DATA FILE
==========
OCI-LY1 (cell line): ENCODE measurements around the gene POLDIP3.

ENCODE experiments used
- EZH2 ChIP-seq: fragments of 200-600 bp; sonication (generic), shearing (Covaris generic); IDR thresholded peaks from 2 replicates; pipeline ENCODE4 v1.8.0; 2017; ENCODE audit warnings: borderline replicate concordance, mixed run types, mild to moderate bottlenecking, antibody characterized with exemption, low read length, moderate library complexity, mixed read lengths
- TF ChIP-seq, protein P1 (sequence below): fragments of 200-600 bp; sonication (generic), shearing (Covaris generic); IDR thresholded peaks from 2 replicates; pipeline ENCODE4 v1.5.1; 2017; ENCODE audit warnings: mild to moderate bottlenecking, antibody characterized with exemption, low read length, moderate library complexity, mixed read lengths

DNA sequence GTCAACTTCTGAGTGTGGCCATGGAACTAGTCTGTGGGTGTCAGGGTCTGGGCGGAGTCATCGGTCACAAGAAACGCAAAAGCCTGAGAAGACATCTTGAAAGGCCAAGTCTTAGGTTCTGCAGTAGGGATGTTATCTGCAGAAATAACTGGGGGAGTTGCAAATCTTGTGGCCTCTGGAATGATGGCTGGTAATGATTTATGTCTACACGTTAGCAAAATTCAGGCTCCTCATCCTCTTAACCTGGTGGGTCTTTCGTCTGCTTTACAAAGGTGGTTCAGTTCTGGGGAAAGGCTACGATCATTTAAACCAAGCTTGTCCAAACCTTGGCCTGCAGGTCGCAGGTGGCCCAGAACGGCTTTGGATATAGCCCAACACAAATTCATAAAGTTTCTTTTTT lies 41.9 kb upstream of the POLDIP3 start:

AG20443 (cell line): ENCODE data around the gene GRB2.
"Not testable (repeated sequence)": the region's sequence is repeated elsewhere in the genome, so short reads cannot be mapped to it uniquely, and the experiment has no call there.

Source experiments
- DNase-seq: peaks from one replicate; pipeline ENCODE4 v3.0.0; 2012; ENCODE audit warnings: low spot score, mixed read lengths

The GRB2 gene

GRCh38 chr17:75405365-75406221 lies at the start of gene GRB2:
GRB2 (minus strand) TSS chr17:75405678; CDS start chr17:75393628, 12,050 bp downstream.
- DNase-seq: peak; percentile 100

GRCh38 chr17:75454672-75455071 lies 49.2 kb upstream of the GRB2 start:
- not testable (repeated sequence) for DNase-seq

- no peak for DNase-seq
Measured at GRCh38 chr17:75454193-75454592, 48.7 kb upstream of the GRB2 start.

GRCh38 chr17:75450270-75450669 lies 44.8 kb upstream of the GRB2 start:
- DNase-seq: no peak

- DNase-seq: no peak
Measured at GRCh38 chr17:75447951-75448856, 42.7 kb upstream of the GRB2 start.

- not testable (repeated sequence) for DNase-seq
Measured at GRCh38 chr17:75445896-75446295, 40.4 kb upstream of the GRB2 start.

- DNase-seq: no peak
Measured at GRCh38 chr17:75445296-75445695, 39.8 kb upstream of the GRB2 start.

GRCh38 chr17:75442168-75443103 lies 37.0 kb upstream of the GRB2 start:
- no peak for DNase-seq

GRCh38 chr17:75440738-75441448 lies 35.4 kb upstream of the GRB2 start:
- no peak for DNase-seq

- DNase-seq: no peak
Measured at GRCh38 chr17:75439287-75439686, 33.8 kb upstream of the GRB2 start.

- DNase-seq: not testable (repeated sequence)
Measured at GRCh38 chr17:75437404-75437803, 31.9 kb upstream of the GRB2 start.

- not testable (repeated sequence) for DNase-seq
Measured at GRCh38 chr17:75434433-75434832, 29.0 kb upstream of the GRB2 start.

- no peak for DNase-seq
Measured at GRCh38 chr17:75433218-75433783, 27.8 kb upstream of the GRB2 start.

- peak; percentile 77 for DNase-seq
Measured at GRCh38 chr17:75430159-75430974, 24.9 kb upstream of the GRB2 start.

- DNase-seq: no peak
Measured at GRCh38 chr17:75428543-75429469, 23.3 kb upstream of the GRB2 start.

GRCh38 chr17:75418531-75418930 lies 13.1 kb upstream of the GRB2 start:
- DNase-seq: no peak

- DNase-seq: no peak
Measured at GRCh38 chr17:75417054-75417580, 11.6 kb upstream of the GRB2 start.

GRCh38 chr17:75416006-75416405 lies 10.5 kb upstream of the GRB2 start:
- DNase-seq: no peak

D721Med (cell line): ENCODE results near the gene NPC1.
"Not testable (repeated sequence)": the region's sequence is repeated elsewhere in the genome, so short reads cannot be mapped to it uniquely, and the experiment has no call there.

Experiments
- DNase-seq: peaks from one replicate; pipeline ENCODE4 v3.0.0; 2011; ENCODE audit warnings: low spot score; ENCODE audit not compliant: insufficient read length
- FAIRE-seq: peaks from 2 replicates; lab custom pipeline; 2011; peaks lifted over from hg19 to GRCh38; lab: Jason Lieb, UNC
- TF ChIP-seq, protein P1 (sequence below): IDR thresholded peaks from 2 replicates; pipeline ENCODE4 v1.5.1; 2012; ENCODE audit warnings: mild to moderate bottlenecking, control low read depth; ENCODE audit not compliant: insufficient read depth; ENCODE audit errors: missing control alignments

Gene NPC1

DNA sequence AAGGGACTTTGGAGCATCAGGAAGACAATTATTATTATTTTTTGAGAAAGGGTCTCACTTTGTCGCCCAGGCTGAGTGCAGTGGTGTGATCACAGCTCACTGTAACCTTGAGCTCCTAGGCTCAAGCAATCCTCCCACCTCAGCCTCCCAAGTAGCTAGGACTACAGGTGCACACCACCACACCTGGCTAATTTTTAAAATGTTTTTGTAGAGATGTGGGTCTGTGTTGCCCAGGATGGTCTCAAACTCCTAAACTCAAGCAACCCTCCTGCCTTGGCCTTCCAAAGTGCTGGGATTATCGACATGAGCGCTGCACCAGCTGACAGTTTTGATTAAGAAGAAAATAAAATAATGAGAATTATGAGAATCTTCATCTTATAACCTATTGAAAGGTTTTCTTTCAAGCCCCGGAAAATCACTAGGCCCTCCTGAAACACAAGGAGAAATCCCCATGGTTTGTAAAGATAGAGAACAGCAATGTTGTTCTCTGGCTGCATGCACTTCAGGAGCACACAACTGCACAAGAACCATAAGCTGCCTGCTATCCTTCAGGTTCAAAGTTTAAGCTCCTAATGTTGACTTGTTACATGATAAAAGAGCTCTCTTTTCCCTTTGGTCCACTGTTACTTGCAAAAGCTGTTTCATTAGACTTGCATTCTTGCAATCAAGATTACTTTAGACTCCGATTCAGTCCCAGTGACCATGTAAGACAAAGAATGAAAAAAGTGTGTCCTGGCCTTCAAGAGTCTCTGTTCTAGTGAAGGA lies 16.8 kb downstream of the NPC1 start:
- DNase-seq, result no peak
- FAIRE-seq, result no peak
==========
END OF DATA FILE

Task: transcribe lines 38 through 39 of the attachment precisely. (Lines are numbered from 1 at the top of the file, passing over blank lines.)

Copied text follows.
- peak; percentile 77 for DNase-seq
Measured at GRCh38 chr17:75430159-75430974, 24.9 kb upstream of the GRB2 start.